¶ 34 State Farm fails to realize that, while Crookston II held that fraudulent conduct alone was insufficient to justify a large punitive damage award, it also observed that fraud combined with other factors justifies a higher award.  Id. at 940-41.   Specifically, Crookston II stated that “an additional unique factor justifying the punitive award, both in its dollar amount and in its proportion to the hard compensatory damages [is] ․ the company's ‘calculated and calloused attitude’ toward settling valid claims.”  Id. at 941 (citation omitted).   In this case, the jury was convinced, and the evidence shows, that State Farm engaged in a widespread pattern of fraud.   Moreover, the evidence of its PP & R scheme demonstrates that State Farm specifically calculated and planned to avoid full payment of claims, regardless of their validity.   Thus, the nature of State Farm's conduct supports the imposition of a higher than normal punitive damage award.

3. Facts and Circumstances Surrounding State Farm's Misconduct

 ¶ 35 This factor looks to the circumstances surrounding the illegal conduct, particularly with respect to what the defendant knew and what was motivating his or her actions.   See Bundy v. Century Equip. Co., 692 P.2d 754, 759 (Utah 1984).   Discussing this point, the trial court referred to its previous analysis of State Farm's conduct and stated “those facts speak for themselves with respect to the type of insensitive and callous behavior exhibited by State Farm.”   In addition to the trial court's findings, we note that State Farm refuses in its brief on appeal to concede any error or impropriety in the handling of the Campbell case.   Rather, testimony at trial indicated that State Farm was “proud” of the way it treated the Campbells.   Id.  Further, State Farm asserts that it is in fact a “victim” in this case because it is the target of a secret “conspiracy” perpetrated by the Campbells, Ospital, Slusher, and their attorneys to bring this bad faith lawsuit and to share any recovery obtained.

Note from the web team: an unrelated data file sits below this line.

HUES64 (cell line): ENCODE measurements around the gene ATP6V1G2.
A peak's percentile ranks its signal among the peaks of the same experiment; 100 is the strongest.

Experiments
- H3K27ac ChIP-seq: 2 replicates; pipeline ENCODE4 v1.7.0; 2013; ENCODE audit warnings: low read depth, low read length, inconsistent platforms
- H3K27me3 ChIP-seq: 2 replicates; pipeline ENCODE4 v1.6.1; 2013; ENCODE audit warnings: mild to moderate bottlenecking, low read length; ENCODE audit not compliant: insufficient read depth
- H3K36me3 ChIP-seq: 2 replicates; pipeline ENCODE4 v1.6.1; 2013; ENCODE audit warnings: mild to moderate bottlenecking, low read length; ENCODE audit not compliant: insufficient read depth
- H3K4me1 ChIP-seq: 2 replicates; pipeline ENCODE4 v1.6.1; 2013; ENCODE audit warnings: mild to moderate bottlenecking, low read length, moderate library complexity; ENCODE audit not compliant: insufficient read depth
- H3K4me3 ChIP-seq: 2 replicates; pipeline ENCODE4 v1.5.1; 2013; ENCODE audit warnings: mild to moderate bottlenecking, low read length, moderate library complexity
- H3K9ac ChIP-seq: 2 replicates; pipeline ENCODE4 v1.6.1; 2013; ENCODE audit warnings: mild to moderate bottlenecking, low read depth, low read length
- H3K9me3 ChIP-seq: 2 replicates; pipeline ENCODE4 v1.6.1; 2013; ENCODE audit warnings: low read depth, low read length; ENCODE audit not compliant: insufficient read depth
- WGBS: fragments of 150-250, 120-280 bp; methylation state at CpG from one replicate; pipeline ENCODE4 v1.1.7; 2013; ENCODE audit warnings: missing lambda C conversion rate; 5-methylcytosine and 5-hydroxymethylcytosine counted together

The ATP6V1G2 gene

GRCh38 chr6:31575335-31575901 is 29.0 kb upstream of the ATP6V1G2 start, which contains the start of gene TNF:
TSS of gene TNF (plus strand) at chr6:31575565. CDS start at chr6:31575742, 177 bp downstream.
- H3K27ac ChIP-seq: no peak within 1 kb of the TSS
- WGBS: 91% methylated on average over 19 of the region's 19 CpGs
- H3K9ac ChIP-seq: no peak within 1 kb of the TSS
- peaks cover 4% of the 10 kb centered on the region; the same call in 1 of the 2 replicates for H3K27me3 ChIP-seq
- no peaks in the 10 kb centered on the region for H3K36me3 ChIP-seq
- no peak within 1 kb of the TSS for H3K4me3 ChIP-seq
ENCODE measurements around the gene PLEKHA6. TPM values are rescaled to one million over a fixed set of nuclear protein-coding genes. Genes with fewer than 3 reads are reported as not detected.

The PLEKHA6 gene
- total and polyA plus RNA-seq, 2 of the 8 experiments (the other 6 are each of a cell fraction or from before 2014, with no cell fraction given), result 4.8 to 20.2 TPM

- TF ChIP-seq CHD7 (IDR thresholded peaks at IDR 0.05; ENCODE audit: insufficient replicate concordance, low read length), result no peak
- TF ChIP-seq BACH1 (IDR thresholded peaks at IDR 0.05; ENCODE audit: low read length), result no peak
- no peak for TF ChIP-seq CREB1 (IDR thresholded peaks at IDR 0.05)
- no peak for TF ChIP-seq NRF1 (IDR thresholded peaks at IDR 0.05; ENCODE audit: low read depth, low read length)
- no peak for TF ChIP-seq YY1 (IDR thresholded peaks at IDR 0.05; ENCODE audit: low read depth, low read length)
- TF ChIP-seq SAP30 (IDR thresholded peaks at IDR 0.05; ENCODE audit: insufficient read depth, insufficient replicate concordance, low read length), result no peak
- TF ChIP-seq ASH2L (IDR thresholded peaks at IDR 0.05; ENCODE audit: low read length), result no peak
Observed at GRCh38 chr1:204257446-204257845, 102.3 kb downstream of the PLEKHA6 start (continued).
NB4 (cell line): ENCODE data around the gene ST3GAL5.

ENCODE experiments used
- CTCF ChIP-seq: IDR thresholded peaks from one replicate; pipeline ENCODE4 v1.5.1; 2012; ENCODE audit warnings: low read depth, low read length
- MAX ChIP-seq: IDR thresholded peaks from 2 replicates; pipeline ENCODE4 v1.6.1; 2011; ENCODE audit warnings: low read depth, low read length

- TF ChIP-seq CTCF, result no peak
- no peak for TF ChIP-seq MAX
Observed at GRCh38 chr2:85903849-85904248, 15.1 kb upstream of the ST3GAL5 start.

¶ 36 Even if we agreed with State Farm's characterization of the agreement between the plaintiffs and Ospital and Slusher, we are unable to comprehend State Farm's logic.   No behavior by those parties operates to excuse State Farm's dishonest and illicit practices over the course of many years, nor its treatment of the Campbells.   In fact, without this so-called “conspiracy,” which contains no illegal elements whatever, State Farm's wrongdoing would have remained unexamined and unpunished, and the direct harm to the Campbells, the indirect harm to the other parties, and the harmful effect on the larger community of all those who deal with the company, would have had no remedy.   The facts and circumstances surrounding State Farm's misconduct all point to a scheme motivated by the goal of making a profit by any means necessary.   We agree entirely with the trial court's conclusion that this factor supports the imposition of a higher than normal punitive damages award.

4. Effect of State Farm's Misconduct on the Campbells and Others

 ¶ 37 This factor examines how the defendant's conduct affected other people as well as the Campbells.   The larger the number of people affected, the greater the justification for higher punitive damages.

 ¶ 38 Here, the effect of State Farm's conduct on the Campbells is well-documented.   In particular, the Campbells lived for nearly eighteen months under constant threat of losing everything they had worked for their whole lives.   This threat led to sleeplessness, heartache, and stress in the Campbells' marriage and family relationships.   Id.  State Farm argues that these were relatively minor impacts, and were not as severe as those punished in Crookston II, and additionally, that the alleged harms suffered by other State Farm customers cannot be considered in this case.